Her approach to playing Huntress and more was covered by Winstead while she was promoting Gemini Man.

In December Yan commented on the unexpected array of films she pulled inspiration from for this movie.

During the press cycle for Bombshell, Robbie was also interviewed about how she fell in love with the role of Harley Quinn while shooting the first Suicide Squad and how she wanted this movie to show a different side of the character.

That topic was central to a Variety cover story featuring the actor where she spoke about how she wanted Harley to evolve from that movie, especially with the addition of an all-female crew around her. She also spoke in her role as a producer on the film and how she teamed up with Yan and more.

An interview with Yan and Hodson had them talking about how they wanted to subvert many of the usual comic book tropes and take advantage of having a group of all-female anti-hero protagonists, all of whom had issues and messier personalities than might be commonly found in such movies. Yan also discussed how she got involved in the project to begin with and how she turned to director Patty Jenkins for advice on how to steer such a massive ship.

At the #Harleywood premiere late last month, the stars talked about how excited they were for people to see the movie, why the over-the-top violence was appropriate for the story and how the two main bad guys probably have some romantic feelings for each other. Recording artist Saweetioe was there too and talked about getting involved in the movie’s soundtrack.

The cast, often as a group, appeared on shows like “Good Morning America,” “The View” and others in the days before the movie hit theaters. McGregor also appeared on “The Tonight Show” and “Late Night.” Robbie also stopped by “The Tonight Show,” as did Winstead.

They also were featured on a Glamour cover story, while Smollett-Bell was interviewed on her own about what it was like to bring Black Canary to the big screen. Other interviews included Yah, Hodson and the cast talking about Harley’s journey and how they wanted to make the character work on her own. Winstead commented on the fun of having a mostly-female cast and crew as well and more.

Players of Fortnight could unlock an exclusive Harley Quinn skin.

More details on the new Harley Quinn and the Birds of Prey comic from Amanda Conner and Jimmy Palmiotti here.

The movie’s costume designer was interviewed on pulling from various sources of inspiration from cartoons to movies in creating Harley’s costumes. How the story depicts violence against women and what the bad guy’s motivations are were part of this discussion with the cast.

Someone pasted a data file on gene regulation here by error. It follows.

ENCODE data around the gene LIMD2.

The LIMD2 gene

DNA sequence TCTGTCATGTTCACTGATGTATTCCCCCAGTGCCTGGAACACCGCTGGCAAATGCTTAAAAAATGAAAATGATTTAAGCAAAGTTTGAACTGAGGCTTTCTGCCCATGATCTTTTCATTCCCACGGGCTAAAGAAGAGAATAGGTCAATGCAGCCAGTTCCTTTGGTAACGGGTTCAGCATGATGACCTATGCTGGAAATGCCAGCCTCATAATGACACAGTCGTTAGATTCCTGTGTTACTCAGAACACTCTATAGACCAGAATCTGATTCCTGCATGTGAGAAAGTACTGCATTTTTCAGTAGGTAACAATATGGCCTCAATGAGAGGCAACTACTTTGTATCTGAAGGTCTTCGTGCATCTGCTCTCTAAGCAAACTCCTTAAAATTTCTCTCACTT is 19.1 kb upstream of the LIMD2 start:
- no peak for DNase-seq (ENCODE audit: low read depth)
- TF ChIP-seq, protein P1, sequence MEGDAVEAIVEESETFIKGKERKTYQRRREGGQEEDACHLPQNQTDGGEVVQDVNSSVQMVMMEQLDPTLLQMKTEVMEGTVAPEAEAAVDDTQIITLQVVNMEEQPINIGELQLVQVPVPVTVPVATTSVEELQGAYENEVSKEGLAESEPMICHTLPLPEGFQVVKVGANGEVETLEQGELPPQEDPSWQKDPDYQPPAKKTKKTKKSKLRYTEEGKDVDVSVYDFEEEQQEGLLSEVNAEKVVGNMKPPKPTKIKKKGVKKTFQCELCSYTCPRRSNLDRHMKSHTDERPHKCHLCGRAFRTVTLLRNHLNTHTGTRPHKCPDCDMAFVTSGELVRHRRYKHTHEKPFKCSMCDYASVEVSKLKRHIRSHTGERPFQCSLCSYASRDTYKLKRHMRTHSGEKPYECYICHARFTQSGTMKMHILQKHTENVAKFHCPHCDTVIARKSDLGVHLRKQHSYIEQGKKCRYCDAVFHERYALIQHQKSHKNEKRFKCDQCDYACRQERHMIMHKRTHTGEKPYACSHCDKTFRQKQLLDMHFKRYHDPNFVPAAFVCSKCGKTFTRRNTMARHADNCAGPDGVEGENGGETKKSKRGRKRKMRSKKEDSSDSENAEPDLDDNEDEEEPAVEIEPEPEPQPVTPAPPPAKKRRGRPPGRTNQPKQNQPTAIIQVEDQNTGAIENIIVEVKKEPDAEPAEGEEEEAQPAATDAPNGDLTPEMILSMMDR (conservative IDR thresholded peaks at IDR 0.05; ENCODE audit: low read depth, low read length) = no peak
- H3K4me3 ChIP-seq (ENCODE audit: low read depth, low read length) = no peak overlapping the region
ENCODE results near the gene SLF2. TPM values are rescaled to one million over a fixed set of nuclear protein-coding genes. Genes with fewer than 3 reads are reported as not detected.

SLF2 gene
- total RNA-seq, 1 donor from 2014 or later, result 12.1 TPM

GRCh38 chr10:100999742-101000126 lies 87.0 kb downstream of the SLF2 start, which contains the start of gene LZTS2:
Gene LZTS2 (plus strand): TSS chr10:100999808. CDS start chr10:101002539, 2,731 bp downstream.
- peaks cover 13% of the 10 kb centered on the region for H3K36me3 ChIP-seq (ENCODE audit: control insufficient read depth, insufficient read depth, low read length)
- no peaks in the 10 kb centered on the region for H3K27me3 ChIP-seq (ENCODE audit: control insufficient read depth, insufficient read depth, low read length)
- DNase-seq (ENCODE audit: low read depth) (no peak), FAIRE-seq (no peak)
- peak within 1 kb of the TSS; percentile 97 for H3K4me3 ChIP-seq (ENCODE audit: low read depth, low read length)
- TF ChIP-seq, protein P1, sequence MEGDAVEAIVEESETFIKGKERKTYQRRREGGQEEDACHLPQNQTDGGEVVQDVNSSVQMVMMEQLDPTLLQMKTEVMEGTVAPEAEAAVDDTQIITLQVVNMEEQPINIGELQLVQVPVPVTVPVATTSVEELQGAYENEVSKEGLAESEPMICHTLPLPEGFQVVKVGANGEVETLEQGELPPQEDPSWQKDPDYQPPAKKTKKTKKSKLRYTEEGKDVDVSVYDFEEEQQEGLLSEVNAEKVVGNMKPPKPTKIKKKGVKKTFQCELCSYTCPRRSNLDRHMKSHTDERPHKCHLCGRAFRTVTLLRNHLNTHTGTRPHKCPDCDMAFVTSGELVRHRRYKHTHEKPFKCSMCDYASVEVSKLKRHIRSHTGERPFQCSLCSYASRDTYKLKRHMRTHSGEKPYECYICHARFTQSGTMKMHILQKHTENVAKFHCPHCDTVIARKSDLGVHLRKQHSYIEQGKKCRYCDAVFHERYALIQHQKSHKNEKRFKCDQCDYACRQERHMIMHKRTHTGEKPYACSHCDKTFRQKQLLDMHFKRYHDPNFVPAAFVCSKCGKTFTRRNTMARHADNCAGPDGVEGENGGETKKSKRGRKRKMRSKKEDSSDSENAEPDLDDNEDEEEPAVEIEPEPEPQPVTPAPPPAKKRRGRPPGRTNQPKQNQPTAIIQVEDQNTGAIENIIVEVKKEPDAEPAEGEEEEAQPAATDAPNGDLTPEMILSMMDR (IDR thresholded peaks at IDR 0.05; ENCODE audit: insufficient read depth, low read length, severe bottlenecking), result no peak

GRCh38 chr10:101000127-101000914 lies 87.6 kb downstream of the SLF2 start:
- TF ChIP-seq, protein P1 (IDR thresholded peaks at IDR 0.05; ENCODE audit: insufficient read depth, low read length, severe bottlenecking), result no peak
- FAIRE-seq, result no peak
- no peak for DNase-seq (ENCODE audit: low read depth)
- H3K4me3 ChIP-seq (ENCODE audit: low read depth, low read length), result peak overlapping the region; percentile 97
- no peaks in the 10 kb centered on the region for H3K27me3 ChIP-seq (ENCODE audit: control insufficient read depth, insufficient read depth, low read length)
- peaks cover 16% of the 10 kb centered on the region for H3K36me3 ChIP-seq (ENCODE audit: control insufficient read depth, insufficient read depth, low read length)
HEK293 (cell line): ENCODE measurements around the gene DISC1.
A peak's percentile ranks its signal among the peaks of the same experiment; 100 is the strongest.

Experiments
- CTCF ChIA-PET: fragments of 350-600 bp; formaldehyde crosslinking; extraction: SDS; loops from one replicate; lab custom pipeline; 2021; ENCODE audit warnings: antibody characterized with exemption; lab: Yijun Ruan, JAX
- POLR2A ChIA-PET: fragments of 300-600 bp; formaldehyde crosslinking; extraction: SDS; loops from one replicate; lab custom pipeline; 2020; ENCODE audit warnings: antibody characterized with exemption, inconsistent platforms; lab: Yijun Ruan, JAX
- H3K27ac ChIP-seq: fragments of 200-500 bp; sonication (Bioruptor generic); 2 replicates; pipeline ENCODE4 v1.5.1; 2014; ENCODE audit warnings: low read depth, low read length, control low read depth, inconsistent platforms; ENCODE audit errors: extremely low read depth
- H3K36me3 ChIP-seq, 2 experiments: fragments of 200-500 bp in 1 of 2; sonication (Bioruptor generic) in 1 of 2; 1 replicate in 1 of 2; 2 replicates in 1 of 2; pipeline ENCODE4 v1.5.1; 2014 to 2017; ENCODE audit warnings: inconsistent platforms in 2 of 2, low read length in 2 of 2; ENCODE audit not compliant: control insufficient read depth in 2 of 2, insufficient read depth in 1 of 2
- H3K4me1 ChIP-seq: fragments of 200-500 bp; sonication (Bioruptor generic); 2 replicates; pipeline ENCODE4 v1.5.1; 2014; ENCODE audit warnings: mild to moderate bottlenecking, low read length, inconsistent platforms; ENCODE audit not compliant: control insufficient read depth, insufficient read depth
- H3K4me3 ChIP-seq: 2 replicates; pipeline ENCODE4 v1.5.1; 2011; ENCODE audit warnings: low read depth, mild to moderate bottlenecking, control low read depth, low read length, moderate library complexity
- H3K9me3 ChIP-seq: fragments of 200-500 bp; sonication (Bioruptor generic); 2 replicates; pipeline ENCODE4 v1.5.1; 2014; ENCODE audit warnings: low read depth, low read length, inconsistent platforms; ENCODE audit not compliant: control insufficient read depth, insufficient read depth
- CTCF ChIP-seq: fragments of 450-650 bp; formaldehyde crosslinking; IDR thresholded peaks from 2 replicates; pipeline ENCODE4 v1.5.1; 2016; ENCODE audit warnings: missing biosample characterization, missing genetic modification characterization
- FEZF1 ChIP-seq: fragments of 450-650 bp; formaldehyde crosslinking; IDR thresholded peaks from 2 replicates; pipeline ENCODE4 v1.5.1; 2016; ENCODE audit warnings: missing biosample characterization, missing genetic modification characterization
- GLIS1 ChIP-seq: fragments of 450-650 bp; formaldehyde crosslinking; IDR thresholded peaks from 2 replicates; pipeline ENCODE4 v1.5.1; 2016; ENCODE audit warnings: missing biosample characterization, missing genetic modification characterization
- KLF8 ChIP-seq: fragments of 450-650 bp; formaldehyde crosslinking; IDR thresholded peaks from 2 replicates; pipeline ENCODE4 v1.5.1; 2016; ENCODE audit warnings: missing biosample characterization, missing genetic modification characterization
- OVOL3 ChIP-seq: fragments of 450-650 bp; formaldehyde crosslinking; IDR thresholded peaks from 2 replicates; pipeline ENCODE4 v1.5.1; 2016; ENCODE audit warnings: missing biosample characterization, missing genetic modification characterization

What future there might be for a Harley/Poison Ivy partnership movie – one of the projects in development at one point – was speculated on by Yan. Winstead also commented on how she never questioned the idea that a comic action movie would have wide audience appeal.

Overall

Picking Up The Spare

Hodson spoke about the movie in general but that viral moment featuring a hair tie in a new interview.

Amanda Conner and Jimmy Palmiotti talk about their new “Harley Quinn and the Birds of Prey” comic.

The curating of the movie’s soundtrack to match the movie’s theme of women seizing their moment is covered here.

AMC shared an exclusive conversation with some of the stars while IMAX had Yan encouraging audiences to check the movie out on the big big screen.

How that advance screening for DC Universe members went down was shared by DC.

Another interview with Yan had her commenting on how she wanted to make Harley more authentic and not as male-gaze-driven. She also went in-depth on a key action sequence from the film.

What training she did for the role of Cass Cain was the subject of an interview with Basco.

A new video promo for the movie’s star-studded soundtrack was released.

Shazam – Marketing Recap

My full recap of the marketing for Shazam! Is up at The Hollywood Reporter.

Online and Social

In addition to the usual trailers, synopsis and more the movie’s official website prominently features a “Shop” link at the top opening a section where you can buy apparel, action figures and more. There are also links to the official Instagram, Facebook and Twitter profiles.

Media and Publicity

There was all sorts of coverage before the movie ever went into production, mostly from Johnson as he tried to seemingly force it into existence by sheer force of will. Oddly, it was in this pre-production phase that reports circulated a Black Adam solo movie was being greenlit.

Just before San Diego Comic-Con 2017, DC’s Geoff Johns announced Johnson would not be appearing here but was still attached to a solo Black Adam story, explained here, that was yet to be officially announced. Several months later Levi was announced as the titular hero, at least in his adult form.